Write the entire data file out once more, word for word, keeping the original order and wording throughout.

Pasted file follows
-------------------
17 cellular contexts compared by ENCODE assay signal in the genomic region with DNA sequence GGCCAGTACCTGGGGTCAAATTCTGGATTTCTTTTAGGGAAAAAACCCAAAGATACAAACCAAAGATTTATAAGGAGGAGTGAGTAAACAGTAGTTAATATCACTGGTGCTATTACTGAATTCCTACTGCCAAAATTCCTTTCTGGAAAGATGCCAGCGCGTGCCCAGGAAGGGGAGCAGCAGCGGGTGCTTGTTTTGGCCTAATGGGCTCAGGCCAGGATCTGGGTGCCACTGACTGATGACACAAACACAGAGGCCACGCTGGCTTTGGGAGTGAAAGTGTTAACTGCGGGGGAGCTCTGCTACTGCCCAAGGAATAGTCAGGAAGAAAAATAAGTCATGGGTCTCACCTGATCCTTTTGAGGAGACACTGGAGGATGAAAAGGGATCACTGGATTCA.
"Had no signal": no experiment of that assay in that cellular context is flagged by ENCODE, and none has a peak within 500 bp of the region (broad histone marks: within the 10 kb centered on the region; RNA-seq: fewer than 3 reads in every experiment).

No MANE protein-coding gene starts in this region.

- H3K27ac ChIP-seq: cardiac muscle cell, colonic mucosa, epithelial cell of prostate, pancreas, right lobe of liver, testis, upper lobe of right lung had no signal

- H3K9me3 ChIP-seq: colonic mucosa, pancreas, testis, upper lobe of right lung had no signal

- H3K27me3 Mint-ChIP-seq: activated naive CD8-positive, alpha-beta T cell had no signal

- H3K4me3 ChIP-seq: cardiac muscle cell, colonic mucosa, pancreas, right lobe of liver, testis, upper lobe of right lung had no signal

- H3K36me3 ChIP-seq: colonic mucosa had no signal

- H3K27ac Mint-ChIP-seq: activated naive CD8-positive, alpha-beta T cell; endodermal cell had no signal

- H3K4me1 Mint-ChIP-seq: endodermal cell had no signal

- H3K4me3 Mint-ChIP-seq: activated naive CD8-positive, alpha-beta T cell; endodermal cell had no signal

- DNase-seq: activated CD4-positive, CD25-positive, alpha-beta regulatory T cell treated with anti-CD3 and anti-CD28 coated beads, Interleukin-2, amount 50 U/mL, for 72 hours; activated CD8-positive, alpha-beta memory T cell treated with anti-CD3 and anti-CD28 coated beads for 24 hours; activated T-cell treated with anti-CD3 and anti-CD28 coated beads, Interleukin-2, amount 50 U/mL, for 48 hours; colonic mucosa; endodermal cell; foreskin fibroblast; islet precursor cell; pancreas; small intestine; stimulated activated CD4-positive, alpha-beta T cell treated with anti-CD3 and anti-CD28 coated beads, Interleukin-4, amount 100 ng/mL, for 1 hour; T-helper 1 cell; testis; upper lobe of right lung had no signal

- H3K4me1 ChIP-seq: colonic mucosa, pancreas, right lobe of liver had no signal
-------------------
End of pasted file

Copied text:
17 cellular contexts compared by ENCODE assay signal in the genomic region with DNA sequence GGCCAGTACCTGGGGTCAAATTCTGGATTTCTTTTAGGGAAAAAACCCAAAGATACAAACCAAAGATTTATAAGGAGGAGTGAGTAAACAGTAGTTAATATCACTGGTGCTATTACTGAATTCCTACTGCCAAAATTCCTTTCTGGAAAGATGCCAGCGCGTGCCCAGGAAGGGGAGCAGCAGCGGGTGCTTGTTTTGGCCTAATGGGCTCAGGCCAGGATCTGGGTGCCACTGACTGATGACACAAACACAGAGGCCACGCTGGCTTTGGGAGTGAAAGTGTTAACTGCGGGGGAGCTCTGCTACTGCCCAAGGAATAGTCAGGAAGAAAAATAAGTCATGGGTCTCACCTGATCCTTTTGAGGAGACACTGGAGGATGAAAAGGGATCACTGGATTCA.
"Had no signal": no experiment of that assay in that cellular context is flagged by ENCODE, and none has a peak within 500 bp of the region (broad histone marks: within the 10 kb centered on the region; RNA-seq: fewer than 3 reads in every experiment).

No MANE protein-coding gene starts in this region.

- H3K27ac ChIP-seq: cardiac muscle cell, colonic mucosa, epithelial cell of prostate, pancreas, right lobe of liver, testis, upper lobe of right lung had no signal

- H3K9me3 ChIP-seq: colonic mucosa, pancreas, testis, upper lobe of right lung had no signal

- H3K27me3 Mint-ChIP-seq: activated naive CD8-positive, alpha-beta T cell had no signal

- H3K4me3 ChIP-seq: cardiac muscle cell, colonic mucosa, pancreas, right lobe of liver, testis, upper lobe of right lung had no signal

- H3K36me3 ChIP-seq: colonic mucosa had no signal

- H3K27ac Mint-ChIP-seq: activated naive CD8-positive, alpha-beta T cell; endodermal cell had no signal

- H3K4me1 Mint-ChIP-seq: endodermal cell had no signal

- H3K4me3 Mint-ChIP-seq: activated naive CD8-positive, alpha-beta T cell; endodermal cell had no signal

- DNase-seq: activated CD4-positive, CD25-positive, alpha-beta regulatory T cell treated with anti-CD3 and anti-CD28 coated beads, Interleukin-2, amount 50 U/mL, for 72 hours; activated CD8-positive, alpha-beta memory T cell treated with anti-CD3 and anti-CD28 coated beads for 24 hours; activated T-cell treated with anti-CD3 and anti-CD28 coated beads, Interleukin-2, amount 50 U/mL, for 48 hours; colonic mucosa; endodermal cell; foreskin fibroblast; islet precursor cell; pancreas; small intestine; stimulated activated CD4-positive, alpha-beta T cell treated with anti-CD3 and anti-CD28 coated beads, Interleukin-4, amount 100 ng/mL, for 1 hour; T-helper 1 cell; testis; upper lobe of right lung had no signal

- H3K4me1 ChIP-seq: colonic mucosa, pancreas, right lobe of liver had no signal